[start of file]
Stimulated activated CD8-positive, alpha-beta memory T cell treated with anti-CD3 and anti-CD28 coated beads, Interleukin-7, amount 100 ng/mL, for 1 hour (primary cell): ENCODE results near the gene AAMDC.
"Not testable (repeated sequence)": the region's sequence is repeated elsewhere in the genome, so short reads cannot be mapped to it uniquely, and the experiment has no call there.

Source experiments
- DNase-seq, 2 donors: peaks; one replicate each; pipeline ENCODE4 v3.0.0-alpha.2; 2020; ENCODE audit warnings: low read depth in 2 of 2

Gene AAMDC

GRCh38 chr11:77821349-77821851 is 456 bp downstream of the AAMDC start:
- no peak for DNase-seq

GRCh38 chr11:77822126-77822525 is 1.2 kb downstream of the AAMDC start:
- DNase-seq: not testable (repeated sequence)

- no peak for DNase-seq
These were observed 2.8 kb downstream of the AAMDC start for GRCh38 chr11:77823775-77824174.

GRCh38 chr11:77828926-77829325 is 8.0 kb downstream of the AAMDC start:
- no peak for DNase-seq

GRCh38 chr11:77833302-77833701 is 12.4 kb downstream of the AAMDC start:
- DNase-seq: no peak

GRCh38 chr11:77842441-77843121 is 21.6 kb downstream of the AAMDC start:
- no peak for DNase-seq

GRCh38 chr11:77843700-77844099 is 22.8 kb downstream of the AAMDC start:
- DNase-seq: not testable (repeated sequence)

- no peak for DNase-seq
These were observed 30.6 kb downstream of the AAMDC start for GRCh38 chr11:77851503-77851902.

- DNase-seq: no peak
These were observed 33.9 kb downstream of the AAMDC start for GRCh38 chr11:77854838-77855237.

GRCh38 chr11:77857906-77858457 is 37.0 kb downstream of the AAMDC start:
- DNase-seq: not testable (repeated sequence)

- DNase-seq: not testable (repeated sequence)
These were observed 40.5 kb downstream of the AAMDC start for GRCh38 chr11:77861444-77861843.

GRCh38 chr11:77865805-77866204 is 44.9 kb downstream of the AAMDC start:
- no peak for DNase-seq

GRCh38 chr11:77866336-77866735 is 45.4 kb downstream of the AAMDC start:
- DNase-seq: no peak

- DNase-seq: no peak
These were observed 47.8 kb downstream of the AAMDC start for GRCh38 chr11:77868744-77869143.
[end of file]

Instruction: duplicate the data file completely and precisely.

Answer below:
Stimulated activated CD8-positive, alpha-beta memory T cell treated with anti-CD3 and anti-CD28 coated beads, Interleukin-7, amount 100 ng/mL, for 1 hour (primary cell): ENCODE results near the gene AAMDC.
"Not testable (repeated sequence)": the region's sequence is repeated elsewhere in the genome, so short reads cannot be mapped to it uniquely, and the experiment has no call there.

Source experiments
- DNase-seq, 2 donors: peaks; one replicate each; pipeline ENCODE4 v3.0.0-alpha.2; 2020; ENCODE audit warnings: low read depth in 2 of 2

Gene AAMDC

GRCh38 chr11:77821349-77821851 is 456 bp downstream of the AAMDC start:
- no peak for DNase-seq

GRCh38 chr11:77822126-77822525 is 1.2 kb downstream of the AAMDC start:
- DNase-seq: not testable (repeated sequence)

- no peak for DNase-seq
These were observed 2.8 kb downstream of the AAMDC start for GRCh38 chr11:77823775-77824174.

GRCh38 chr11:77828926-77829325 is 8.0 kb downstream of the AAMDC start:
- no peak for DNase-seq

GRCh38 chr11:77833302-77833701 is 12.4 kb downstream of the AAMDC start:
- DNase-seq: no peak

GRCh38 chr11:77842441-77843121 is 21.6 kb downstream of the AAMDC start:
- no peak for DNase-seq

GRCh38 chr11:77843700-77844099 is 22.8 kb downstream of the AAMDC start:
- DNase-seq: not testable (repeated sequence)

- no peak for DNase-seq
These were observed 30.6 kb downstream of the AAMDC start for GRCh38 chr11:77851503-77851902.

- DNase-seq: no peak
These were observed 33.9 kb downstream of the AAMDC start for GRCh38 chr11:77854838-77855237.

GRCh38 chr11:77857906-77858457 is 37.0 kb downstream of the AAMDC start:
- DNase-seq: not testable (repeated sequence)

- DNase-seq: not testable (repeated sequence)
These were observed 40.5 kb downstream of the AAMDC start for GRCh38 chr11:77861444-77861843.

GRCh38 chr11:77865805-77866204 is 44.9 kb downstream of the AAMDC start:
- no peak for DNase-seq

GRCh38 chr11:77866336-77866735 is 45.4 kb downstream of the AAMDC start:
- DNase-seq: no peak

- DNase-seq: no peak
These were observed 47.8 kb downstream of the AAMDC start for GRCh38 chr11:77868744-77869143.